Nobel Prize-winning author Guenter Grass has admitted that he made a "mistake" keeping his Nazi past a secret for the last 60 years.
Grass said he felt ashamed of his service in the Waffen SS
In a letter to the mayor of his hometown of Gdansk in Poland, Grass said his failure to disclose serving in the Waffen SS "can also be condemned".
Former Polish president Lech Walesa has dropped demands for Grass to renounce his honorary citizenship of Gdansk.
Grass stated he was drafted into the SS aged 17 "without having a say".
The author, who was named Nobel Literature Laureate in 1999, said: "It's only now, with age, that I have found a suitable way of talking about it from a wider perspective.
"I would however like to maintain the right to affirm that I have learned the painful lesson that life gave me in my youth. My books and my political activity are testimony to that," added the 78-year-old.
Grass was contacted by authorities in Gdansk asking for an explanation of his Nazi past after his public admission earlier this month.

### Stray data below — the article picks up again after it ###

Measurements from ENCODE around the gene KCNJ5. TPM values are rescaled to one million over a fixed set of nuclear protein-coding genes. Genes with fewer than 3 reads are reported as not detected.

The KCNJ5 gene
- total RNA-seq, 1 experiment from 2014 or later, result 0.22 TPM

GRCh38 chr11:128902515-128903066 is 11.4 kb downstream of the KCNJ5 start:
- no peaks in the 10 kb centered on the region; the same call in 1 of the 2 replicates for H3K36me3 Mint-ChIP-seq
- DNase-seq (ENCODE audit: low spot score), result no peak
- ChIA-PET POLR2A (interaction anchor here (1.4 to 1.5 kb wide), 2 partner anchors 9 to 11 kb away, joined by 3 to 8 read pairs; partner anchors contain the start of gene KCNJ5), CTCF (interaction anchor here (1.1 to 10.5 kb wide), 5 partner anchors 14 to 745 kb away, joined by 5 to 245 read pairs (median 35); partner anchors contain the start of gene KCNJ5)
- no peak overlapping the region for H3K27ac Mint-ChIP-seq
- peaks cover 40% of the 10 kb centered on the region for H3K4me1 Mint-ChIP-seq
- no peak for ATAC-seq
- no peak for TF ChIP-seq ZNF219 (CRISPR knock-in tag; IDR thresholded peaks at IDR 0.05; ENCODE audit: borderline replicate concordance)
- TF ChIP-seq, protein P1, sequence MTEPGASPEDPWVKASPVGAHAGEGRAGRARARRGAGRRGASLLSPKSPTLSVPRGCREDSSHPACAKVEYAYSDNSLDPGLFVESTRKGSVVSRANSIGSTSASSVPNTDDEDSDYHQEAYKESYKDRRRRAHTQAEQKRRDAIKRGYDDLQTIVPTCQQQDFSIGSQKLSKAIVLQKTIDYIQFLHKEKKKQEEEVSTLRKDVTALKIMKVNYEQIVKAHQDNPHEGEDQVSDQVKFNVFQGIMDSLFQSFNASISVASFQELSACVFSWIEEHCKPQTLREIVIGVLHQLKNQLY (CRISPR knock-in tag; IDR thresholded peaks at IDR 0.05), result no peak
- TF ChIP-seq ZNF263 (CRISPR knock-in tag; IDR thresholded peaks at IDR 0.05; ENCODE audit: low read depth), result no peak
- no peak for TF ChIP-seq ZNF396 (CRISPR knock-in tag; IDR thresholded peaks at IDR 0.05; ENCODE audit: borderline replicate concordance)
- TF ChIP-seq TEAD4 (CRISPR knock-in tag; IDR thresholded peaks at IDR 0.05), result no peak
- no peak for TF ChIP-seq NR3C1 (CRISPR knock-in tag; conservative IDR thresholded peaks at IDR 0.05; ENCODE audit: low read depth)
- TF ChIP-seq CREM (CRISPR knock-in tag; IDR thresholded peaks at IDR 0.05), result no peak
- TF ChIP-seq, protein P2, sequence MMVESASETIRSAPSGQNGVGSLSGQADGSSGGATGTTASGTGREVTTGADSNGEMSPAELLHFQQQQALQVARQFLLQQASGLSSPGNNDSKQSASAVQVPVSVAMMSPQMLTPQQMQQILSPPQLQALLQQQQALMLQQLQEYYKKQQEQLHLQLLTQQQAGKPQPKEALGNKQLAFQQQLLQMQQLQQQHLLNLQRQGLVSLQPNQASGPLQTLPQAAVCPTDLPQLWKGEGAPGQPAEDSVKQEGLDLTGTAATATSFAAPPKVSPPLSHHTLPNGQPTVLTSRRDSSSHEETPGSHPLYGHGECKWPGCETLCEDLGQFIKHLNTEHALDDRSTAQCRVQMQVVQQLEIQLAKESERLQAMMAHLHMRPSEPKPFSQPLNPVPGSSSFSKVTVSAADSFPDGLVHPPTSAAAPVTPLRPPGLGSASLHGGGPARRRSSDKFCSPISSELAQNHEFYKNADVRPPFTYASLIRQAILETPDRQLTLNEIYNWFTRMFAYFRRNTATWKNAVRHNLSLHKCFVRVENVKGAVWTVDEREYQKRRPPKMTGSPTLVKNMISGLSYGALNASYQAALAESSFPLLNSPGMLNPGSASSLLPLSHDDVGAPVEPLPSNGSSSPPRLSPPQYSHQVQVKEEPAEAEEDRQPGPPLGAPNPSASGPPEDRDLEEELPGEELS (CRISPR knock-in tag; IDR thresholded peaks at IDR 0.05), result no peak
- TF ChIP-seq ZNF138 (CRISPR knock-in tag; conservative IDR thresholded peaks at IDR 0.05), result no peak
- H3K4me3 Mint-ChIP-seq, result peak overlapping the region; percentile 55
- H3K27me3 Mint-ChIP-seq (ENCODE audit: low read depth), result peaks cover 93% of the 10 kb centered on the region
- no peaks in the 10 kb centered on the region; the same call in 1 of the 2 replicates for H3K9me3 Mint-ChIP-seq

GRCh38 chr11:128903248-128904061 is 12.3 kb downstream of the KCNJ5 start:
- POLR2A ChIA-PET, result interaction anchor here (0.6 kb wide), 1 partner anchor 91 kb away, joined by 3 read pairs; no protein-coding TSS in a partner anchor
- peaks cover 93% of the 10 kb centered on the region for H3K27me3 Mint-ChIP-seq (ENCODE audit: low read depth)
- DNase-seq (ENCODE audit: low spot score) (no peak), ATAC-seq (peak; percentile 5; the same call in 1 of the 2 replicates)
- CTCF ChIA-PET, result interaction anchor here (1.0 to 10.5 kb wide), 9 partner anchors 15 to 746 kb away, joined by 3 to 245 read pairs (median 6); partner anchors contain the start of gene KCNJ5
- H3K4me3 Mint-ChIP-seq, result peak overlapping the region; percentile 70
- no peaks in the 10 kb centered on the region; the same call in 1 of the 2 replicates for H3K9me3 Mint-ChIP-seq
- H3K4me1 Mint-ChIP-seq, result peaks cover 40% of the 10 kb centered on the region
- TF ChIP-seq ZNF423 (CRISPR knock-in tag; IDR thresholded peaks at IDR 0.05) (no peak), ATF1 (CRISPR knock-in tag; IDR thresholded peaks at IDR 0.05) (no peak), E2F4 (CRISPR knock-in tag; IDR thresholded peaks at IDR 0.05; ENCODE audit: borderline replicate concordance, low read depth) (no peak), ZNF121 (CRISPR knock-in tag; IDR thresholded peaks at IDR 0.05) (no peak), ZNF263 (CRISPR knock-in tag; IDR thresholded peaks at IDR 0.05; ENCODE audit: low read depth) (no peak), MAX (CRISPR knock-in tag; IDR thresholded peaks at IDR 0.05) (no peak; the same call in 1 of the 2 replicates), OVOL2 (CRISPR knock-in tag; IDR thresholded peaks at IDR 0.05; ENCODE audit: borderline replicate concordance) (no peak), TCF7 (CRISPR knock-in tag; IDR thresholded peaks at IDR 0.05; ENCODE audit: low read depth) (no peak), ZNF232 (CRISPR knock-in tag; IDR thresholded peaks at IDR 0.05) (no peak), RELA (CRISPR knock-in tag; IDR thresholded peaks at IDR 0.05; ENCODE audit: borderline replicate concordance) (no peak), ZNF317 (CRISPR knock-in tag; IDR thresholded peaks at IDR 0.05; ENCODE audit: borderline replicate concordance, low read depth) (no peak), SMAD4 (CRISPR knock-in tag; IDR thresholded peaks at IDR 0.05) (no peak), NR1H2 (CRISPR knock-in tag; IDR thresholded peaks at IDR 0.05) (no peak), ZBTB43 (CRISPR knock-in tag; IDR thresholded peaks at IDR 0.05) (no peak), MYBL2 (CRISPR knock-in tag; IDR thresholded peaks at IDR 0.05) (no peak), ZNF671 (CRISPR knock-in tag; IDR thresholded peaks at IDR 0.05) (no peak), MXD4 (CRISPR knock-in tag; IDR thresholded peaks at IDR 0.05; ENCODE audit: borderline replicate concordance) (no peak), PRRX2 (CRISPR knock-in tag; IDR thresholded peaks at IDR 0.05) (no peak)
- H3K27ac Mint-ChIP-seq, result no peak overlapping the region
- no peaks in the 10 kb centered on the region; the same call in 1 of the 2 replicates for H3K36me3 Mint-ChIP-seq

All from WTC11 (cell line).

The city's mayor, Pawel Adamowicz, said the letter contained "answers to many questions and is very warm at the same time".
Lech Walesa initially demanded the return of Grass's Gdansk honour
Walesa said he was "no longer in conflict" with Grass after reading the letter's contents, adding: "I think he's explained himself sufficiently."
Grass was born in Gdansk in 1927, which was then known as the Free City of Danzig and had a largely German population.
He rose to prominence with the publication of The Tin Drum in 1959, which examined Germany's Nazi legacy.
The Nobel Foundation rebuffed suggestions that Grass's honour be revoked in the light of his revelations, while British writer Salman Rushdie defended him, calling his past "a youthful mistake".